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Has Yevgeny Prigozhin turned on Vladimir Putin?

The head of the Wagner Group has broken a cardinal rule of Russian politics: the subordinates are fair game, but the tsar is untouchable.

By Ido Vock

“What if it turns out that grandfather is a real asshole?”

With that cryptic but charged comment, Yevgeny Prigozhin’s latest video rant seems to publicly level his criticism of Russia’s war effort directly at President Vladimir Putin. It marks yet another escalation in the public feud between the head of the Wagner Group private military company and the leadership of the Russian Defence Ministry. Prigozhin has been complaining for days that the top Defence Ministry officials have been starving Wagner of ammunition on the battlefield; however, his latest video, published on 9 May is believed to be referencing Putin in a description of a struggling war effort overseen by a “happy grandfather” who “thinks he is happy”. The use of the term “grandfather” is thought to refer to the phrase “grandpa in his bunker”, an insulting nickname for Putin spread through memes online.

In a previous video, published online on 5 May, Prigozhin gestured towards dozens of bloodied corpses lying on the ground behind him. “Those are soldiers we lost today. Their blood is still fresh,” Prigozhin said. “Shoigu! Gerasimov! Where is the f***ing ammo?” (Sergei Shoigu is the defence minister; Valery Gerasimov is the chief of the general staff.)

The Wagner Group, which includes military veterans as well as thousands of convicts, has been fighting for control of the eastern Ukrainian city of Bakhmut for over six months. Wagner is in control of much of the now destroyed city, though Ukrainian resistance is holding on at its edge. In the 5 May video, Prigozhin blamed the Defence Ministry threatened to withdraw his troops from Bakhmut by 10 May.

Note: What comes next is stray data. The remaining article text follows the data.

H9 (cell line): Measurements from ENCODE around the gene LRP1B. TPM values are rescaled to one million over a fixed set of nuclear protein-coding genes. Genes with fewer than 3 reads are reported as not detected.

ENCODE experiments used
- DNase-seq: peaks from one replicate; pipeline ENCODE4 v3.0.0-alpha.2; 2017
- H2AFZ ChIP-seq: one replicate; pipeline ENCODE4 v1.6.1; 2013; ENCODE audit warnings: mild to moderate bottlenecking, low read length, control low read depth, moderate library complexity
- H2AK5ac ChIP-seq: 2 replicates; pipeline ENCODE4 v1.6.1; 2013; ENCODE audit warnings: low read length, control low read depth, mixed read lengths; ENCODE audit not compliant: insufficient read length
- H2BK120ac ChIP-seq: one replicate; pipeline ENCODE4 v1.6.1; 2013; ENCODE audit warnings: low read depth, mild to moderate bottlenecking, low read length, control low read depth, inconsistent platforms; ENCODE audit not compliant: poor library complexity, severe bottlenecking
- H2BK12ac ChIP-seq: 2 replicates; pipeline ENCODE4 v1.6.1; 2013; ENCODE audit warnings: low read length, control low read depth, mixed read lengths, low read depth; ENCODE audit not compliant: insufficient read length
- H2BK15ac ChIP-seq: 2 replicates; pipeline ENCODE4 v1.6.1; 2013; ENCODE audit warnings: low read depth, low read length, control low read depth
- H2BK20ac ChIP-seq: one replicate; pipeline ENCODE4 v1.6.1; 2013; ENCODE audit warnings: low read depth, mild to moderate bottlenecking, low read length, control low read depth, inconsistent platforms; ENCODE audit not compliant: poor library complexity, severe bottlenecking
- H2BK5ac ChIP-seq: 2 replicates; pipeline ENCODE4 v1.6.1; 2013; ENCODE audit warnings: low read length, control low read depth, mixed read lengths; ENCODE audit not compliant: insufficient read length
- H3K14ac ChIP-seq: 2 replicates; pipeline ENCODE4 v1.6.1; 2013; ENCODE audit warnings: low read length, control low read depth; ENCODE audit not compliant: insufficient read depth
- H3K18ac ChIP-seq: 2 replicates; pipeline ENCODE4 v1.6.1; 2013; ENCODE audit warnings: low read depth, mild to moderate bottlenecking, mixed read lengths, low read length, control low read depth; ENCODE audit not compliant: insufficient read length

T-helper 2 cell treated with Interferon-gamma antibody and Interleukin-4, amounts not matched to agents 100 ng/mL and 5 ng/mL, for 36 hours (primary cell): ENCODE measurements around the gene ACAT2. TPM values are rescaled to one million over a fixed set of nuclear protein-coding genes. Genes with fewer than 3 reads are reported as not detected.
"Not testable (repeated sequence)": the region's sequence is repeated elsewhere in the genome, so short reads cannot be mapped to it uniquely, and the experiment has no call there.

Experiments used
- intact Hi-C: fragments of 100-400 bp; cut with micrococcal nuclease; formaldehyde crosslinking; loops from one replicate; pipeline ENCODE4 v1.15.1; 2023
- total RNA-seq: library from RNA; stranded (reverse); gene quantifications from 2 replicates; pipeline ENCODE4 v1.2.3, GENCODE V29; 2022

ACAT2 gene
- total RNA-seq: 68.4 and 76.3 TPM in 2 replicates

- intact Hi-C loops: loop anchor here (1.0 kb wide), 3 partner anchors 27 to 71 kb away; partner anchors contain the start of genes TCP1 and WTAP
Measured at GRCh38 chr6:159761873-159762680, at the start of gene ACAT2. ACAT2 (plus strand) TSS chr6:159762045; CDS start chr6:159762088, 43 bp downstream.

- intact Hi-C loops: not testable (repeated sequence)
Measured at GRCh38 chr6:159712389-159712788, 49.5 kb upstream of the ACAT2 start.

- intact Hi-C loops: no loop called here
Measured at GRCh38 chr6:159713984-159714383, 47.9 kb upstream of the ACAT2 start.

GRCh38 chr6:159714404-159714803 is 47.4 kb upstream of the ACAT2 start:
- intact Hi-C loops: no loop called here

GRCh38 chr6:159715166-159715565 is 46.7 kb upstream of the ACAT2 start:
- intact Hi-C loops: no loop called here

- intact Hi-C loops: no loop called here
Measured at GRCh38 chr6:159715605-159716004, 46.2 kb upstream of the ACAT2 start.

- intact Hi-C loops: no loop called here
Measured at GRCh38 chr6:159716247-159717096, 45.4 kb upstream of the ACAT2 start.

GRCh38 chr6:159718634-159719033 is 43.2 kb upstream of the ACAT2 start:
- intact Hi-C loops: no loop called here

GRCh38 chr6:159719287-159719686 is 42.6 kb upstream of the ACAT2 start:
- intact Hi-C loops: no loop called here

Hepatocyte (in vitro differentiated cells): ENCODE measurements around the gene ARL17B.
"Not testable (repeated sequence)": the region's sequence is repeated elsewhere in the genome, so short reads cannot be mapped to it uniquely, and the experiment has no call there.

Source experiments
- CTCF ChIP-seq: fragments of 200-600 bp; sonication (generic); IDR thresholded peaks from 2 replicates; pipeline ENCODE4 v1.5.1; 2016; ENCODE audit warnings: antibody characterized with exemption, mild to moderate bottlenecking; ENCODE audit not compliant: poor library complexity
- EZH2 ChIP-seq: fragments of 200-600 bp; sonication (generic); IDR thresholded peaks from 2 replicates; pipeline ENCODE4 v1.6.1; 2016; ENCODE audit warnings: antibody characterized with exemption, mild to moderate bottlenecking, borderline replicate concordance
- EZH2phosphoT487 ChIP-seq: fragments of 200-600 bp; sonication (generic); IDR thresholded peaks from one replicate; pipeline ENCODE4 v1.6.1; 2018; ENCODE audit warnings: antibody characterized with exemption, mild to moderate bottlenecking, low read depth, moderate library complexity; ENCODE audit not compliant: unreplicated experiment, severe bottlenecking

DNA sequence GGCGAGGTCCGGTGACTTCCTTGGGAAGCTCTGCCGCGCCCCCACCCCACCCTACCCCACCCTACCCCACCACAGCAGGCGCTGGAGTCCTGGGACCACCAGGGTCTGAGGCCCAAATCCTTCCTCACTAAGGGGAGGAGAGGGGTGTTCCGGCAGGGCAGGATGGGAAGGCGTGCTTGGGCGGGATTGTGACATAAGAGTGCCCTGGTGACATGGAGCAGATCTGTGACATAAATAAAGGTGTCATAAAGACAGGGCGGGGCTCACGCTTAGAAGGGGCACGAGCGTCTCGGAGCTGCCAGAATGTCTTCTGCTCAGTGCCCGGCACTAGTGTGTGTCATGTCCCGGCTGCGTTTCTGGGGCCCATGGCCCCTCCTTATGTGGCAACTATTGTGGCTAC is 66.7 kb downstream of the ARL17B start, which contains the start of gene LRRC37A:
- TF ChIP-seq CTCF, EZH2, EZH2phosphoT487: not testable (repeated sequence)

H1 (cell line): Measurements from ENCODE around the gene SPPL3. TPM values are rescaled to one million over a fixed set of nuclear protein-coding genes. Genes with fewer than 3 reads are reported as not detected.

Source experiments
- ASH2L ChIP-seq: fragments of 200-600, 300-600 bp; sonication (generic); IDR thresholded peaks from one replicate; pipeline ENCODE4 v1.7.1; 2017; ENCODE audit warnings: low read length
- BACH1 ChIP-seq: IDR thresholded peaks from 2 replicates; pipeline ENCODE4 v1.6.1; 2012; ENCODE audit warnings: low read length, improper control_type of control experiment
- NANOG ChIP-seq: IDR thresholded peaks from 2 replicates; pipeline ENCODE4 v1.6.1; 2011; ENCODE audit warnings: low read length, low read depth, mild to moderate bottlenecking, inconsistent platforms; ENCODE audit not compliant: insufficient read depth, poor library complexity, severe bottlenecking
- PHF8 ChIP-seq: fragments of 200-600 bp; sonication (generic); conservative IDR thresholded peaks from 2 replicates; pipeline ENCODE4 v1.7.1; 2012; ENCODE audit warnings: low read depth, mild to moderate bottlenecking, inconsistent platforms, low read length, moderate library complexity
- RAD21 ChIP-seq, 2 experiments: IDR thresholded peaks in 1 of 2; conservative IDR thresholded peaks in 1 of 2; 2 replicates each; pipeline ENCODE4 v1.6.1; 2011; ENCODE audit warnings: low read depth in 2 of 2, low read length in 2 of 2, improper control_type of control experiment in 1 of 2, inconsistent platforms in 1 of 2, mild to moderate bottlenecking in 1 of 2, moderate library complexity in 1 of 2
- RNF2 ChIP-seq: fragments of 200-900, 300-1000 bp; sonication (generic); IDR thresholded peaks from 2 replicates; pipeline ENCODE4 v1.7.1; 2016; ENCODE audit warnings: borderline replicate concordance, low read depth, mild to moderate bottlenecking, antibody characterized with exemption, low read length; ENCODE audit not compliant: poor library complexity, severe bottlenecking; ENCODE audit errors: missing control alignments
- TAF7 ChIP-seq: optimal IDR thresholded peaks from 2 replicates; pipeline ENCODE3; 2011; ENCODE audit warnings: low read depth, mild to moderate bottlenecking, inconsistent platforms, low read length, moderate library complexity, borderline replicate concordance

On 7 May Prigozhin U-turned, saying Wagner would not withdraw after all in an audio message posted on the Telegram messaging app. He claimed the Defence Ministry had promised to provide ammunition and weapons. However, just two days later, he said that the Defence Ministry had threatened to charge Wagner with treason if it withdrew from Bakhmut. He added that the group had yet to receive the ammunition it was promised, saying: “They simply and brazenly deceived us.” The apparent insult aimed at Putin came the same day.

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Prigozhin’s public outbursts are a sign that the system built up by Putin is reaching its limits under the strain of the war effort in Ukraine, Mark Galeotti, an expert on the Russian security services and the author of Putin’s Wars: From Chechnya to Ukraine, said. “The politics of the Putin system is built around divide and rule, multiple individuals and agencies with overlapping responsibilities, and everyone clamouring to get the favour of the president,” Galeotti said. “And this is simply a symptom of what happens when you transport the system across to the battlefield, where it absolutely isn’t working.”